BEIJING, Aug. 22, 2008 -- The International Olympic Committee today asked the international gymnastics federation, known as the FIG, to examine the ages of Chinese gymnasts in light of potential evdience that at least one of them is younger than 16.
In addition, U.S. Olympic Committee Chief Executive Jim Scherr said his organization sent a letter to the IOC and the FIG asking them to "the review the matter to see if they can't resolve it for the good of the competition, the integrity of the competition and the good of all the athletes." The new search for information comes after persistent media accounts that recently crowned Olympic gold medal gymnast He Kexin competed in earlier domestic competitions using a birthdate that made her ineligible to compete in the Beijing Olympics.
A U.S. blogger known as Stryde Hax wrote Thursday that he had uncovered Chinese state documents that proved He is 14 and not 16, which is the minimun age requirement to compete in the Olympics. The blogger found the documents on the Internet using the cache feature of two Internet search engines. The cache tool allows users to go back and view Web sites that are no longer available for viewing.
The blogger said he found documents that the Chinese government has since taken offline. Although they had been partially removed from Google's cache, the blogger said he then found them on the Chinese search engine, Baidu.
Whether any new information will surface is unclear. IOC spokeswoman Giselle Davies cautioned reporters in a news conference today that no new information has surfaced but that the organization will go forward with the inquiry.
"You shouldn't regard this as some kind of formal investigation," Davies said. "The IOC is simply wanting to do its duty and work with the federation to 100 percent clarify the situation."
Wang Wei, Beijing Olympics organizing committee spokesman and executive vice president, said that He's age has already been legally confirmed as 16.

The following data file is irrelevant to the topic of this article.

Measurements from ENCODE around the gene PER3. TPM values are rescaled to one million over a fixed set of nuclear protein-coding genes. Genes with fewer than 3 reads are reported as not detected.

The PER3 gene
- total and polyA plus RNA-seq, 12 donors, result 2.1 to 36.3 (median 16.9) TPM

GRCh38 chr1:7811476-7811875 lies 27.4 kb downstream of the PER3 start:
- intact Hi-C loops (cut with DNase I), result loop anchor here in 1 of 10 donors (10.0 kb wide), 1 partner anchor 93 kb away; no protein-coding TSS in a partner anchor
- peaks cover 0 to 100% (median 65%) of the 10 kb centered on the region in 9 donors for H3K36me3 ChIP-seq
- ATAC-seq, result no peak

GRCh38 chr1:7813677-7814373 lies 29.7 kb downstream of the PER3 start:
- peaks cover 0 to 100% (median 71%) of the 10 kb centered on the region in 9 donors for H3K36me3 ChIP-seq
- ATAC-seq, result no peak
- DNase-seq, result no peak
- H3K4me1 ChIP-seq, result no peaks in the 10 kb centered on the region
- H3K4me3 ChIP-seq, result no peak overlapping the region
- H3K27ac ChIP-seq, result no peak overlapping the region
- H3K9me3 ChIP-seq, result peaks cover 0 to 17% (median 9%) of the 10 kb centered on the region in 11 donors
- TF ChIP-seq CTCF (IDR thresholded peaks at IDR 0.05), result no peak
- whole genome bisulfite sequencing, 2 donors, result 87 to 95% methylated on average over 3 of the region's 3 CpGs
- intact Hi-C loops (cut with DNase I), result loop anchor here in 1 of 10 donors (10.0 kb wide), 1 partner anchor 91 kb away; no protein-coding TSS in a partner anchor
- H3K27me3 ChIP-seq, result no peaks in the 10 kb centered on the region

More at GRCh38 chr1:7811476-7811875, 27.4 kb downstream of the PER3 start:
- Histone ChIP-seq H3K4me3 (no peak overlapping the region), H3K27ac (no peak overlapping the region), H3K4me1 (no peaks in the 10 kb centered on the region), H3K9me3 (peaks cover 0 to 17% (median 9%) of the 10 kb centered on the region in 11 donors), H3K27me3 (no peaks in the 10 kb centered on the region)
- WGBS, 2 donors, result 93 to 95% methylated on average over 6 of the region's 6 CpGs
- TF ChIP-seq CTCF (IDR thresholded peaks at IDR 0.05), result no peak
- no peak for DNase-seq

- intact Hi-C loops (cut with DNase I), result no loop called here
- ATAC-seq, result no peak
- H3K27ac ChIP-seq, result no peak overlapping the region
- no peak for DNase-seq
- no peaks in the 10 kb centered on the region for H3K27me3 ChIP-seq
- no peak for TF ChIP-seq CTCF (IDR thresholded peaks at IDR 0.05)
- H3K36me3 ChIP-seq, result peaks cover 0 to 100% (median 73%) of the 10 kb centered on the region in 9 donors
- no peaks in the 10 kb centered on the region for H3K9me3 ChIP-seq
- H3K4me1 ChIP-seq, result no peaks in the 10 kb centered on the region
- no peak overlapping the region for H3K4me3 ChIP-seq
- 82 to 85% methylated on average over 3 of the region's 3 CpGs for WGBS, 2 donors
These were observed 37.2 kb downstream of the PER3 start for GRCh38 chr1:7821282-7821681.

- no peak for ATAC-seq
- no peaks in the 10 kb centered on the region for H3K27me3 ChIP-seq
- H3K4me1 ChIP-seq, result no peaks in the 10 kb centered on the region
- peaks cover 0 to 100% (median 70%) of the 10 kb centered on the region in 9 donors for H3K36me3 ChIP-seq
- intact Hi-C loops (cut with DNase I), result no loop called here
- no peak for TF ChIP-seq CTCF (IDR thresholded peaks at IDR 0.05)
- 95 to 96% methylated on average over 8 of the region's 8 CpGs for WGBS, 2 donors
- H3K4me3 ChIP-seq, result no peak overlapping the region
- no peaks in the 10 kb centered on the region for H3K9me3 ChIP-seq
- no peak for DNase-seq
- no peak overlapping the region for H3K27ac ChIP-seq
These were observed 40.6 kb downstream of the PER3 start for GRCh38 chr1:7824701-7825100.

Several weeks ago, the Chinese federation sent the FIG official documents, including a copy of He's passport and national identity card (also obtained by ABC News), all of which indicated that He is 16.
"These documents have already been clarified, things have been cleared up," Wang said. "The eligibility of the athletes has already been investigated and authorized by the international federation. And if they haven't been cleared, they would not be able to participate in the Games."
For the sake of American gymnasts, Steve Penny, the president of USA Gymnastics, welcomes more information, if at all possible.
"USA Gymnastics has always believed this issue needed to be addressed by the FIG and IOC," Penny said in a statement. "An investigation would help bring closure to the issue and remove any cloud of speculation from this competition."
Meanwhile, China's gymnastics coach Lu Shanzhen said his gymnasts have faced "groundless suspicion." They have chalked up the inquiry to a fierce U.S.-China rivalry in gymnastics.
"Because the competition is so strong and close between the U.S. and Chinese teams, we've come under this level of scrutiny and pressure," Lu told Associated Press Television.
Frank Fredericks, a former Namibian sprinter and president of the IOC Athletes Commission, sees this investigation as more than a China versus U.S. investigation. To Fredericks, it is an opportunity to deter potential cheating in the future.
"We are telling the cheats there won't be possibility to cheat anymore," he said. "Because they are not just cheating themselves, they are cheating other athletes from taking their victory ceremonies, from carrying their flags around, to hearing their national anthems. So I think I would not stop fighting."
He and any of her Chinese teammates would be disqualified if they were found to be underage. The upshot is that she would lose her gold medal in the uneven bars to U.S. silver medal winner Nastia Liukin. And the Chinese would lose the gold for team all-around to the United States.
As for what the FIG and IOC will ultimately find, no one knows. Bu, according to ABC News sports analyst Christine Brennan, today's inquiry represents a turning point for the IOC.
"Are they really going to look?" Brennan asked. "Because if they do, they're going to find what bloggers and reporters have already found ... that the Chinese cheated."
But as the IOC looks closer, so far there is no official proof that He is anything but 16.
To see the evidence found on the Internet at Stryde Hax's blog click here.
The Associated Press contributed to this story.